(32 comments) SHARE Saturday, December 4, 2010 Time for Another Civil Rights Movement?
The U.S. Civil Rights Movement of the 1960s ended legalized segregation in the South, but it did not end racism and discrimination. In recent decades, one of the most destructive forms of racism seems to be manifesting in conjunction with this country's incarceration binge, and it is hitting the African American community the hardest. Is it time for a new civil rights movement to deal with issues like this?
(2 comments) SHARE Thursday, December 2, 2010 A Mother's Pain: Should It Matter?
We hear a lot about criminals and the terrible things they do. We sometimes hear about the pain the victims of crime experience. But we don't hear much about the pain of the offender's family. Should the pain felt by the mother of a "criminal" matter?
(11 comments) SHARE Sunday, November 28, 2010 What Is the Fair Measure of Justice?
We are so accustomed to the institution of criminal justice being as it is that we rarely notice it is a system of proportional revenge. This aspect of our legal system is grounded in the ancient measure of an eye for an eye. In the case of the death penalty, for example, one life is literally taken for another, measure for measure. A South African case provides an example of a different measure of justice.
SHARE Friday, November 26, 2010 Inseparable Bedfellows: Crime and Its Context
We often to fail to recognize the role that context plays in our patterns of crime and criminal conduct. In fact, if the context were changed, most crime would not happen as it does. For justice to be done, both individual choice and systemic context must be considered and held accountable.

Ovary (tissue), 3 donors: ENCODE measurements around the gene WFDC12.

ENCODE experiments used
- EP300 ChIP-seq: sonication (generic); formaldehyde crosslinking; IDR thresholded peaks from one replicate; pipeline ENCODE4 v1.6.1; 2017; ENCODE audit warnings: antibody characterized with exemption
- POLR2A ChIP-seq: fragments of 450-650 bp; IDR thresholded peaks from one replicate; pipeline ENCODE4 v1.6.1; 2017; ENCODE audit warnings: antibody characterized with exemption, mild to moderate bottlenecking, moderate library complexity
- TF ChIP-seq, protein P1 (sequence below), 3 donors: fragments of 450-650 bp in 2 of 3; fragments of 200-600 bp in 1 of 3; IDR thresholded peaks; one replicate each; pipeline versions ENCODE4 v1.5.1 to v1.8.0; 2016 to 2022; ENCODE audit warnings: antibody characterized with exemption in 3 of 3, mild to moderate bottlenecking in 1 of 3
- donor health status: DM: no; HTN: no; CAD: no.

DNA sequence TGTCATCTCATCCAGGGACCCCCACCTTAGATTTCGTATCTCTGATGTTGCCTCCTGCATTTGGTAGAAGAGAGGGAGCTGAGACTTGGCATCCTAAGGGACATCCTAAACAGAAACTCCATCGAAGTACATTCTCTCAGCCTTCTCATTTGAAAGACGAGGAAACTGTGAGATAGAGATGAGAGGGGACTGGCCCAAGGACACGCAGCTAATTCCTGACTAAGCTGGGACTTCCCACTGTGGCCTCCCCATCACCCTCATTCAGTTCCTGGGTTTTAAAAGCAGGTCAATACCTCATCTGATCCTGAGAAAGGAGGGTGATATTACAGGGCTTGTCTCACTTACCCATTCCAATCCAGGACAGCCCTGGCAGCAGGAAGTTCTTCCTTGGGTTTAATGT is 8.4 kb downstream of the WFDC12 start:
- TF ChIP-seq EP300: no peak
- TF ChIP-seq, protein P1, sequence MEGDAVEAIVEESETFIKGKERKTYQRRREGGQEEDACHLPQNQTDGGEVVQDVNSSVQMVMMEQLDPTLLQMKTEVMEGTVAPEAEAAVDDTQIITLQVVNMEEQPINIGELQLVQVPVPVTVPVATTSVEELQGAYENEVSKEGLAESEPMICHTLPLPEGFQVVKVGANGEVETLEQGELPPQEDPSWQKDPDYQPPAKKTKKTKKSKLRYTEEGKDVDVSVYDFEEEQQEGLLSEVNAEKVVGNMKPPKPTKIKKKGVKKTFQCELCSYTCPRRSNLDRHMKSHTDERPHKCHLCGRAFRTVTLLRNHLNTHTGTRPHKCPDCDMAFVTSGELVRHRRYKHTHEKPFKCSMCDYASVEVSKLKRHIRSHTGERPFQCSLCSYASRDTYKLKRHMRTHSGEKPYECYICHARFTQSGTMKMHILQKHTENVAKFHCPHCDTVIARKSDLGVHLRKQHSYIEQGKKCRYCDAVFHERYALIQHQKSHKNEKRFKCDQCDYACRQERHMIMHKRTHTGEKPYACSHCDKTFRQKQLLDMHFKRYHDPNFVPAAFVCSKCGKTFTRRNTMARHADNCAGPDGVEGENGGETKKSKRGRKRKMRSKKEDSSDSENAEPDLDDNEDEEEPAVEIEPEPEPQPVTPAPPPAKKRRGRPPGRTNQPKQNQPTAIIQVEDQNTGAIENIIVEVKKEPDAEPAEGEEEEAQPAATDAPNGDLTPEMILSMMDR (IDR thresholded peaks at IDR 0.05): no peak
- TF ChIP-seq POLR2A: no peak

(11 comments) SHARE Tuesday, November 23, 2010 We Must Do Justice Better
Our criminal justice system has been broken for a long time. It is defended with the argument that we could do worse. But our silent acceptance of a seriously flawed system extracts an enormous price. It's time to say no, we must do better.
(1 comments) SHARE Saturday, November 13, 2010 Unitive Justice: The Real "Get Tough on Crime"
In the political debate that has one politician claiming to be tougher on crime than the next, there is an underlying theme: anyone who is not tough on crime is soft on crime. When, instead of punitive justice, unitive justice is the option, this is far from the truth. Unitive justice is pragmatic and predictable. Its shared community values do not sanction hurting anyone, by anyone. When this standard is applied to everyone,
(3 comments) SHARE Sunday, November 7, 2010 Does the Rule of Law Guarantee Justice?
We Americans are proud that we live in a nation governed by the rule of law, often thinking this guarantees justice. But just what does the rule of law mean? Unfortunately, this is one of those terms that can obscure underlying patterns. How the rule of law is established versus what the substance of the rule of law achieves is a critical distinction.